Career in Nursing today offers a breadth of opportunity in education, clinical practice, research and management. A nurse may aspire to be a clinical specialist, a director of nursing or a university professor in university. An experienced nurse may also run her own nursery and there are opportunities to pursue a career abroad.
A 3 years Diploma in Nursing cost about
RM60,000 for a student in Malaysia:
There is a large demand for qualified nurses, both locally and internationally; and the remuneration is quite attractive
At least 130,000 nurses need to be trained by year 2020 in order to meet the nurse-to-resident ratio of 1:200 as required by the World Health Organization (Malaysia’s current ratio is 1:645. In comparison, Singapore’s ratio is 1:203, and Japan’s is 1:134.) Malaysian hospitals hire foreign nurses, especially from India and Philippines, to meet the demand.
As of June 2004, there were only 39,232 trained nurses in Malaysia, and the Government and private nursing colleges had the capacity to train only 3,000 nurses a year, less than half the required number. 400 nurses annually are loss to foreign hospitals.
Recognizing the acute shortage, the Government has since classified nursing as a critical field and allowed the formation of many new nursing colleges.
PTPTN Perbadanan Tabung Pendidikan Tinggi Negara (National Higher Education Loan Fund), provides almost a 100% loan to students pursing nursing studies.
In order for a nurse to be registered
with the Nursing Board (“NB”), a trainee nurse must—
Students who attend nursing colleges attached to a hospital are normally sponsored by the hospital itself and are bonded to the hospital between 5 and 7 years.
Alternatively, students also may borrow the entire sum from PTPTN at 3% interest rate. The student who takes a loan of RM50,000 may have to pay upon graduation about RM350 a month for 15 years. In comparison, the monthly salary of an entry level registered nurse is about RM1,300 (with night shifts, it is RM2,000).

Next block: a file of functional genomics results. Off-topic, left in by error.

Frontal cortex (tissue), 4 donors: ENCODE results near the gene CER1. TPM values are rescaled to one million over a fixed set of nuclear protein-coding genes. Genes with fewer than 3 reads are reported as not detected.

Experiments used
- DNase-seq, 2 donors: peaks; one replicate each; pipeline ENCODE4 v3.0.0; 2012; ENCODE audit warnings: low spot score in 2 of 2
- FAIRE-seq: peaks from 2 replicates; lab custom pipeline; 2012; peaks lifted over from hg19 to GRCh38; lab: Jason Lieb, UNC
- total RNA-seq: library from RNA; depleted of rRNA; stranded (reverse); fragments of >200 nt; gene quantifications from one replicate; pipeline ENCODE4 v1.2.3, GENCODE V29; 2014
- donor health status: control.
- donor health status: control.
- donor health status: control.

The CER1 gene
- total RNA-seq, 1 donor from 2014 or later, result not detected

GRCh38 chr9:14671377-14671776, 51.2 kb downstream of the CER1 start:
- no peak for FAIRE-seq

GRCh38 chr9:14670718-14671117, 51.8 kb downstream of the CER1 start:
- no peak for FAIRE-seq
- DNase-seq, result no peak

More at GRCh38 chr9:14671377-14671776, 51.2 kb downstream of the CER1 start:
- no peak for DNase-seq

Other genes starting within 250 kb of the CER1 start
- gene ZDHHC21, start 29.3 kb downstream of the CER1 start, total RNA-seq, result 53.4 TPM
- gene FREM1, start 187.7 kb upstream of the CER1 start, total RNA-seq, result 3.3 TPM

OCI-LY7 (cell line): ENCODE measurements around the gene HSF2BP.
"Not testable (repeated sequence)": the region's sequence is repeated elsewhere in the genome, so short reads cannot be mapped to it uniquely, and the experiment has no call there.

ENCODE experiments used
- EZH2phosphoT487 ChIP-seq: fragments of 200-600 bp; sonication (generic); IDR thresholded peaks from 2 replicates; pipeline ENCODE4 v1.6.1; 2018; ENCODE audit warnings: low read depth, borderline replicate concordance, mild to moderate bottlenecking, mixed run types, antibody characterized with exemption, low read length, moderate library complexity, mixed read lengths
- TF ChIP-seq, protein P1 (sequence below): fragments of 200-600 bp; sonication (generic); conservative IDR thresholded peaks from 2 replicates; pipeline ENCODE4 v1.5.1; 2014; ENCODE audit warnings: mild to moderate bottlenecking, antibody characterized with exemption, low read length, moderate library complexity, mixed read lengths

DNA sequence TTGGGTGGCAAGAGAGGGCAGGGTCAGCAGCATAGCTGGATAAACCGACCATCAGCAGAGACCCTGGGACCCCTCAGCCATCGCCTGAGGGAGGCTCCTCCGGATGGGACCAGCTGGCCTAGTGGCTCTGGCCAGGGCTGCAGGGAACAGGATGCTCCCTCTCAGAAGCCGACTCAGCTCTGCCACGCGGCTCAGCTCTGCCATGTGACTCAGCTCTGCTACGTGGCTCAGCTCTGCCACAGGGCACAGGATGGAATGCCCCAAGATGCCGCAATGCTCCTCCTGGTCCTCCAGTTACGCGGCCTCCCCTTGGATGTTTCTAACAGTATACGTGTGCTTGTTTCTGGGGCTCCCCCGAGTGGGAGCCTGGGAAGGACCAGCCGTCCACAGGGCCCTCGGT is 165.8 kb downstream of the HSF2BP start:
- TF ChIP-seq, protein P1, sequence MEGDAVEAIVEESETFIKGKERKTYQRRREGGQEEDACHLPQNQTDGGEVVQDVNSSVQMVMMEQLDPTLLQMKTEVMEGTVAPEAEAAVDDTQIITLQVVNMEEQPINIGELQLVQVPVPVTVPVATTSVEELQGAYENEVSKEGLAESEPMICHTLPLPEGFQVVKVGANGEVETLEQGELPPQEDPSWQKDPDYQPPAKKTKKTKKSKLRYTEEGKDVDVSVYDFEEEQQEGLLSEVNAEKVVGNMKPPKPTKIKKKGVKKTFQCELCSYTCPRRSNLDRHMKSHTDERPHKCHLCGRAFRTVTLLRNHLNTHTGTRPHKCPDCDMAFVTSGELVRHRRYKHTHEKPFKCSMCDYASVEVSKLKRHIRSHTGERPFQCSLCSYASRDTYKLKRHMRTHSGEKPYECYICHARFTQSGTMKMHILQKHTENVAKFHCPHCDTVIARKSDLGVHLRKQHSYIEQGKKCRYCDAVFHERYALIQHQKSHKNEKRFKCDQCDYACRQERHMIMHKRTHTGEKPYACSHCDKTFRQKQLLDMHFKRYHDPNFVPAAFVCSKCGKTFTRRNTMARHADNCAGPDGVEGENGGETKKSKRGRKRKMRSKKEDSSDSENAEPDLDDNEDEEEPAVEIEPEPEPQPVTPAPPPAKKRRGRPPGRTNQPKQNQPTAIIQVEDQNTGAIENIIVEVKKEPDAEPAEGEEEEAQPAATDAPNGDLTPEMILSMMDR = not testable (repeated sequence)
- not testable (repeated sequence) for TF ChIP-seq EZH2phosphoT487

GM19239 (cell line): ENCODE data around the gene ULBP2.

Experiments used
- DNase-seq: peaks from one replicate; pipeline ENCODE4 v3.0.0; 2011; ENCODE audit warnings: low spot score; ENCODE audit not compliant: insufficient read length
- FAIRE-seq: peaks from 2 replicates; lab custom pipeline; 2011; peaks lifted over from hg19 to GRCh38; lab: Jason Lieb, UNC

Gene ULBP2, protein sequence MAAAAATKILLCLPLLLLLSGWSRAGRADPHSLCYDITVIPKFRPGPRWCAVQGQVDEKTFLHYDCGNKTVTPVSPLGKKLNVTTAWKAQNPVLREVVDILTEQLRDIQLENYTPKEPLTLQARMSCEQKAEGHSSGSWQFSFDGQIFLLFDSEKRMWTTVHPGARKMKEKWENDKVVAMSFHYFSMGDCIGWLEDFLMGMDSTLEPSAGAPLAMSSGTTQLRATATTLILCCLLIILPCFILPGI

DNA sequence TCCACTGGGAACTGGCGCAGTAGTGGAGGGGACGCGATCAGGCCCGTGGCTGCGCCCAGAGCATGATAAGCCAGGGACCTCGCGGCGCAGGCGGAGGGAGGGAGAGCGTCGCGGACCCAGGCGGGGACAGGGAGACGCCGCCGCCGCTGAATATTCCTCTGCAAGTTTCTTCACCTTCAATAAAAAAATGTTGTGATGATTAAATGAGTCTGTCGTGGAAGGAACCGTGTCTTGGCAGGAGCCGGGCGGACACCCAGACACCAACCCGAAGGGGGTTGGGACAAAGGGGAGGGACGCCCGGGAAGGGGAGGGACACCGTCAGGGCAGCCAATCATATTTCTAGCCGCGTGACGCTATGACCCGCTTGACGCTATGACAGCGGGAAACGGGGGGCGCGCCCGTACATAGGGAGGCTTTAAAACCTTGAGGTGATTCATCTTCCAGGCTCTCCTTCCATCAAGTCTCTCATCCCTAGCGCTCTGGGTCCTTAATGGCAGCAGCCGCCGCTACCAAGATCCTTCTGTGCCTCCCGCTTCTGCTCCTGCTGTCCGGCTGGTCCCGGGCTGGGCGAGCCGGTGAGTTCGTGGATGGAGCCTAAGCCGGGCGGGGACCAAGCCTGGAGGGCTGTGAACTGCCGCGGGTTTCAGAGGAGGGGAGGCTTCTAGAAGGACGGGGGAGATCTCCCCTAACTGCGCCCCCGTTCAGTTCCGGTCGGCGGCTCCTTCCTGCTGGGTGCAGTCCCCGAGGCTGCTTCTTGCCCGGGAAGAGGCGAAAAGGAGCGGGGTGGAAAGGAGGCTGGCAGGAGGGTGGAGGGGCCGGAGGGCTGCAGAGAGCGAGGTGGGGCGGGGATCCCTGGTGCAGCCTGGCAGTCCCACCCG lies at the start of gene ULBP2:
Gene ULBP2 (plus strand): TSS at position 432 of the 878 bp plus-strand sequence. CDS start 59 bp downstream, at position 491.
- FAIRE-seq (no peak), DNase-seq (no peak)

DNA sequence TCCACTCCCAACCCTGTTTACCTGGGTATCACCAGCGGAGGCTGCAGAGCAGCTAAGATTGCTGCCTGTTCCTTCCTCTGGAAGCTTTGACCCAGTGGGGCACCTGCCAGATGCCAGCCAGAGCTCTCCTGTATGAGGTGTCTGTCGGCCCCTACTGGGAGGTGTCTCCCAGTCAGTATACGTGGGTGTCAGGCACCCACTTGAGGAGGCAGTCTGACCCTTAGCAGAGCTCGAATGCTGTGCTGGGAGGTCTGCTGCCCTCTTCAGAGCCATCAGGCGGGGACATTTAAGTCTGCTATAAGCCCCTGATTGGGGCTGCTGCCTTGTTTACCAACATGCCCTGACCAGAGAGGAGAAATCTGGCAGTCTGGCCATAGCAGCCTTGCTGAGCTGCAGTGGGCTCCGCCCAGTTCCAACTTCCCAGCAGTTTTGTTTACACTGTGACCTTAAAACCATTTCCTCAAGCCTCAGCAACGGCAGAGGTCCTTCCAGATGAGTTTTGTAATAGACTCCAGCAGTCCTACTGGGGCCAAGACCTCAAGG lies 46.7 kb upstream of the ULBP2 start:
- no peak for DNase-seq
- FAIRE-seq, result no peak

Apart from nursing, there are other allied health programmes—like Pharmacy, Medical Lab Technology, Physiotherapy, Environmental Health and Radiography—that also promise good job prospects upon successful completion of studies.
Malaysian Health Ministry at the present accept FOREIGN NURSES from the following 7 countries.
Qualified nurses from these 7 countries are allowed to work in
1 - Nursing Colleges attached to PRIVATE hospitals
3 - Private Nursing College
4 - Universities with Nursing Training
Malaysia, with a population of 30 million, is rapidly developing with a new industrial economy and new healthcare demands.
The World Health Organization set a target that required one registered nurse for every 200 residents (1:200) by 2020.
The current ratio is 1:645, leaving a shortfall of 170,000 nurses and a clear skills shortage.
Professional Courses in United Kingdom :
UK is at the forefront of medical care and research for centuries. British ingenuity and commitment to this field has not wavered since. British trained Medical professionals have pioneered new techniques and methods.